There's a chance that you may not have heard of Suntory, yet it's the third largest drinks company in the world, bringing us the refreshing tastes of Lucozade, Ribena and Orangina, to name just a few. Andrew Kirkwood works on their Open Innovation wing, so it made perfect sense for him to join the Centre for Digital Innovation as a company member and access its resources and community to the full.
Already immersed in our culture of collaboration and innovation, he's now researching how the global drinks experts can become more connected with their online consumers.
“The idea is to create a plan of how Suntory can better utilise digital channels,” explains Andrew. Currently, in its very early stages, the project has already seen him discussing opportunities with several C4DI members: “It’s all very exciting. We’ve essentially been given a blank canvas and there are so many wonderful possibilities out there. We chose the Centre for Digital Innovation as it's a natural base for brainstorming and pooling resources.”
Suntory was founded in Osaka, Japan in 1899. Today the corporate giant employs nearly 40,000 people across Europe, Asia, America and Oceania. The question is, how can one of the world's oldest global drinks companies transform to open a two-way communication portal with its customers?
“There are countless potential developments when it comes to fast-moving consumer goods companies embracing the digital world,” explains Andrew. “Perhaps we could develop an app, design a form of wearable tech, or create another type of conduit entirely.”
With wearable technology becoming increasingly popular, especially in the health industry, Andrew might be onto something: “On the market there is a beaker that digitally links to your mobile device, notifying you to take a sip.”
We all realise that we should drink more fluids, and many of us know too well the symptoms of dehydration: tiredness, poor concentration and reduced levels of wellbeing.
“Nowadays, people monitor how many steps they take and are encouraged to hit exercise targets, a similar relationship could be replicated for the drinks industry,” Andrew enthuses. “An app that reminds you to rehydrate regularly may cause a mini-revolution in the way that people live, buy and consume."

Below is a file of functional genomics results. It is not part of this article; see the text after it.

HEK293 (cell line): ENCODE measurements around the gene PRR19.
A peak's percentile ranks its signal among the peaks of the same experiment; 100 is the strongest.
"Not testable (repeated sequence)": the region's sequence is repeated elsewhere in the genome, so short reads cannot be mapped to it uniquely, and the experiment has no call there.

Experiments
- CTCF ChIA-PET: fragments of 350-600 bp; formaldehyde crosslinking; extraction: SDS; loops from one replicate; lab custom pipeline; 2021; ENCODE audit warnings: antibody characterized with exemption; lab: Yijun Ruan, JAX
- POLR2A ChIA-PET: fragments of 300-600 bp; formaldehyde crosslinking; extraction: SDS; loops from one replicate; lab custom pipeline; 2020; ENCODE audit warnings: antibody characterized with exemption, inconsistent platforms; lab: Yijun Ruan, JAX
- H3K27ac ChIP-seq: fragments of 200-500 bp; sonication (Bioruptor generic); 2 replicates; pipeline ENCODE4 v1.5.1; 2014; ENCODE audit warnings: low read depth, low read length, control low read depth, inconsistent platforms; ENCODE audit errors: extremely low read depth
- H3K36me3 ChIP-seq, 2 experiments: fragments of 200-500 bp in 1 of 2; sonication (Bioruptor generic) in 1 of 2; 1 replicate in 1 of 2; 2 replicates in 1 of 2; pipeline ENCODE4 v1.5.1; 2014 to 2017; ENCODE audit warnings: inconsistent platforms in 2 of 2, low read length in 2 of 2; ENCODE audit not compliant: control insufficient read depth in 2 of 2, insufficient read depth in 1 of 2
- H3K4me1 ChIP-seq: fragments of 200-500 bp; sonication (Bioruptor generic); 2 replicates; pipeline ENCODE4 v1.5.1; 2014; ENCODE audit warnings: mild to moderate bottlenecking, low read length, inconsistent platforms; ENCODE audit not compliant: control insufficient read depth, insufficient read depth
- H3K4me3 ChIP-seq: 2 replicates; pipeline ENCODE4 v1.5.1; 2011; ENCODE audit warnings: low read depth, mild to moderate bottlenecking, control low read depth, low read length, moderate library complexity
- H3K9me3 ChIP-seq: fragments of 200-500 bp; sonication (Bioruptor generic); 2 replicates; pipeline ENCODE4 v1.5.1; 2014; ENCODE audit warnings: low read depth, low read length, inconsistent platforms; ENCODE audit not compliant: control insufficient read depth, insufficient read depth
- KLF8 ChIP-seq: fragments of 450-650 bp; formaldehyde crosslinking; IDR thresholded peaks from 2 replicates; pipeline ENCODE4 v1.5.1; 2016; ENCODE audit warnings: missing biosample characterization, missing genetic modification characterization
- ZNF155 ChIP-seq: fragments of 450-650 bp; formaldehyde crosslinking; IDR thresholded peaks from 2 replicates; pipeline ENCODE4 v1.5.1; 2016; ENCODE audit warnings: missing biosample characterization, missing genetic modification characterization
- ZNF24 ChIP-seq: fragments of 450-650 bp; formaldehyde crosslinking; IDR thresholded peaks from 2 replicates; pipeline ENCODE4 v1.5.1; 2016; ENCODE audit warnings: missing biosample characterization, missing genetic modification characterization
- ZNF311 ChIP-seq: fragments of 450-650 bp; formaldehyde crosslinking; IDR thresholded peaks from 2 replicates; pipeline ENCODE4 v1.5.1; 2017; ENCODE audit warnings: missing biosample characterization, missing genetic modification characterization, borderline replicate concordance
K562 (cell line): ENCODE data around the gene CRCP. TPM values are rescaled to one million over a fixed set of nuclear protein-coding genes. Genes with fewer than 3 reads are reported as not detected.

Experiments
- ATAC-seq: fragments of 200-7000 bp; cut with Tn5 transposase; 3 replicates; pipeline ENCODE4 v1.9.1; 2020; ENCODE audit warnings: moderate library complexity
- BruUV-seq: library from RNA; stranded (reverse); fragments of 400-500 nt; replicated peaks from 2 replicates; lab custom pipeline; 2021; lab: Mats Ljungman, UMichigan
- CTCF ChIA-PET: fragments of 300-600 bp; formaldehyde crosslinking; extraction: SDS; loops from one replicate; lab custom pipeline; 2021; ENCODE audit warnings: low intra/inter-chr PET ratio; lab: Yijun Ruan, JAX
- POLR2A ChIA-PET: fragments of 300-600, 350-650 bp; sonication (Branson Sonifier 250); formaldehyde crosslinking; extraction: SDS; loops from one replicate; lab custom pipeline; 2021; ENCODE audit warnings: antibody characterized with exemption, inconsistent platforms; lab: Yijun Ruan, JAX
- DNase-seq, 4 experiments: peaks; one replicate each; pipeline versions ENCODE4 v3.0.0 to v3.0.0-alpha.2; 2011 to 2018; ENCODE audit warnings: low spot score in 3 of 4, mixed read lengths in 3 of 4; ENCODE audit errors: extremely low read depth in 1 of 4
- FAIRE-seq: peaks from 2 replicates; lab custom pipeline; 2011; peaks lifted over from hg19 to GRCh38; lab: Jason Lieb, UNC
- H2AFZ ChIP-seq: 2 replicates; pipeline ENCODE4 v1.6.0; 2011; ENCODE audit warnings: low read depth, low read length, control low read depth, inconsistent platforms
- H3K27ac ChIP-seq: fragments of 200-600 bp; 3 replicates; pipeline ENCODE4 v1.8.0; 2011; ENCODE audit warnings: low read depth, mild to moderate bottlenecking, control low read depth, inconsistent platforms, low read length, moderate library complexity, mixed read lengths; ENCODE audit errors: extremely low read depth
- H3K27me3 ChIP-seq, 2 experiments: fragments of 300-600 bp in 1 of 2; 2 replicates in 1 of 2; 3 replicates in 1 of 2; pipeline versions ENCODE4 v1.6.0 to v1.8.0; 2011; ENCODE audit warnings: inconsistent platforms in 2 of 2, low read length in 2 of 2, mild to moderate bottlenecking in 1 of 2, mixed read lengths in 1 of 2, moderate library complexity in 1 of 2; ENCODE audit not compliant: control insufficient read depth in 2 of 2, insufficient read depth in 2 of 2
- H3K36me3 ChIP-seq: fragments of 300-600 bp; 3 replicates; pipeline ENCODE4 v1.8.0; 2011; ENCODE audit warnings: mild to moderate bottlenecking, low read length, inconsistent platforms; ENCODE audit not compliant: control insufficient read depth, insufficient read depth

In Japan, Suntory has several brands under its belt that present medicinal properties (or are labelled as FOSHU, Food for Specified Health Uses), so the nutritional route could tie in very well when thinking digitally: “Perhaps we could design a platform for inputting your health data," Andrew suggested, "which then calculates how much liquid you personally require daily."
“We don’t want to limit ourselves at the moment, I’m here at the C4DI to investigate all sorts of windows for collaboration.”
The company has already been creative with online campaigns for their V Energy brand. The caffeinated can has a large student market in Australia and New Zealand, with many young people reaching for V when they need a boost of focused concentration. A perfect example is when deadlines are looming: “Frucor (Suntory's sister company) developed a promotion where customers could download an app to replace online advertising pop-ups with useful study notes, it worked really well!”
With brands like Jim Beam and Schweppes to consider, Andrew also wants consumers to enjoy their products on additional levels: “It would be fun to create a cocktail-making app, or something that invites people to get involved in new experiences.”
With all of these ideas flying around Andrew’s head, he couldn't be in a better environment to turn them into reality. Working with a few fellow members, we anticipate that Suntory will soon connect with the public in entirely fresh, clever and effective ways. With this motivational vibe going on, it seems only right to end with Suntory’s mantra of Yatte Minahare, i.e. Go for it!
Find out more about innovation opportunities by contacting Dee Ranawake: email@example.com